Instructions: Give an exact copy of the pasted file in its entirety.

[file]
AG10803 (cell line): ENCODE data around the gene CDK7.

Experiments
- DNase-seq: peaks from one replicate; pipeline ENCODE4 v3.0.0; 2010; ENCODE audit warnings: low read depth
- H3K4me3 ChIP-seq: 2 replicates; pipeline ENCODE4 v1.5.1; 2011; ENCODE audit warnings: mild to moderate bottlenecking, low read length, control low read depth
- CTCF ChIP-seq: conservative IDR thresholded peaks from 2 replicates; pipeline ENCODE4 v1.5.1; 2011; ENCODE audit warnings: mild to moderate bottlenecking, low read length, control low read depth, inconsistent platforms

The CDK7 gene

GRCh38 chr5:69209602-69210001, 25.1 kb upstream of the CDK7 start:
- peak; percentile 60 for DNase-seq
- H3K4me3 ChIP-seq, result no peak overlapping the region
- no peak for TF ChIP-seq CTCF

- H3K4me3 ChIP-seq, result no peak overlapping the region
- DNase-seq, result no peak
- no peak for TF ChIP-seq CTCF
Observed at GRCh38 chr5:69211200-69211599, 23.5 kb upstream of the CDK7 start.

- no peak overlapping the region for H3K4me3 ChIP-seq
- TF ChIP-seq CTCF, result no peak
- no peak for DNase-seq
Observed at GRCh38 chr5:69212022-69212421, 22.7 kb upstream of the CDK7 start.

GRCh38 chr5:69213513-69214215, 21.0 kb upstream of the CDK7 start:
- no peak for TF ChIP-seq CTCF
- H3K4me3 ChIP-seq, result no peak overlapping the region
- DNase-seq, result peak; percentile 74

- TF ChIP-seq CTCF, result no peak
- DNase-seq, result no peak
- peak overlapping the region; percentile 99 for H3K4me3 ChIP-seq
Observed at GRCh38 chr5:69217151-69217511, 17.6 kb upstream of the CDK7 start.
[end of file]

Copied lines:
AG10803 (cell line): ENCODE data around the gene CDK7.

Experiments
- DNase-seq: peaks from one replicate; pipeline ENCODE4 v3.0.0; 2010; ENCODE audit warnings: low read depth
- H3K4me3 ChIP-seq: 2 replicates; pipeline ENCODE4 v1.5.1; 2011; ENCODE audit warnings: mild to moderate bottlenecking, low read length, control low read depth
- CTCF ChIP-seq: conservative IDR thresholded peaks from 2 replicates; pipeline ENCODE4 v1.5.1; 2011; ENCODE audit warnings: mild to moderate bottlenecking, low read length, control low read depth, inconsistent platforms

The CDK7 gene

GRCh38 chr5:69209602-69210001, 25.1 kb upstream of the CDK7 start:
- peak; percentile 60 for DNase-seq
- H3K4me3 ChIP-seq, result no peak overlapping the region
- no peak for TF ChIP-seq CTCF

- H3K4me3 ChIP-seq, result no peak overlapping the region
- DNase-seq, result no peak
- no peak for TF ChIP-seq CTCF
Observed at GRCh38 chr5:69211200-69211599, 23.5 kb upstream of the CDK7 start.

- no peak overlapping the region for H3K4me3 ChIP-seq
- TF ChIP-seq CTCF, result no peak
- no peak for DNase-seq
Observed at GRCh38 chr5:69212022-69212421, 22.7 kb upstream of the CDK7 start.

GRCh38 chr5:69213513-69214215, 21.0 kb upstream of the CDK7 start:
- no peak for TF ChIP-seq CTCF
- H3K4me3 ChIP-seq, result no peak overlapping the region
- DNase-seq, result peak; percentile 74

- TF ChIP-seq CTCF, result no peak
- DNase-seq, result no peak
- peak overlapping the region; percentile 99 for H3K4me3 ChIP-seq
Observed at GRCh38 chr5:69217151-69217511, 17.6 kb upstream of the CDK7 start.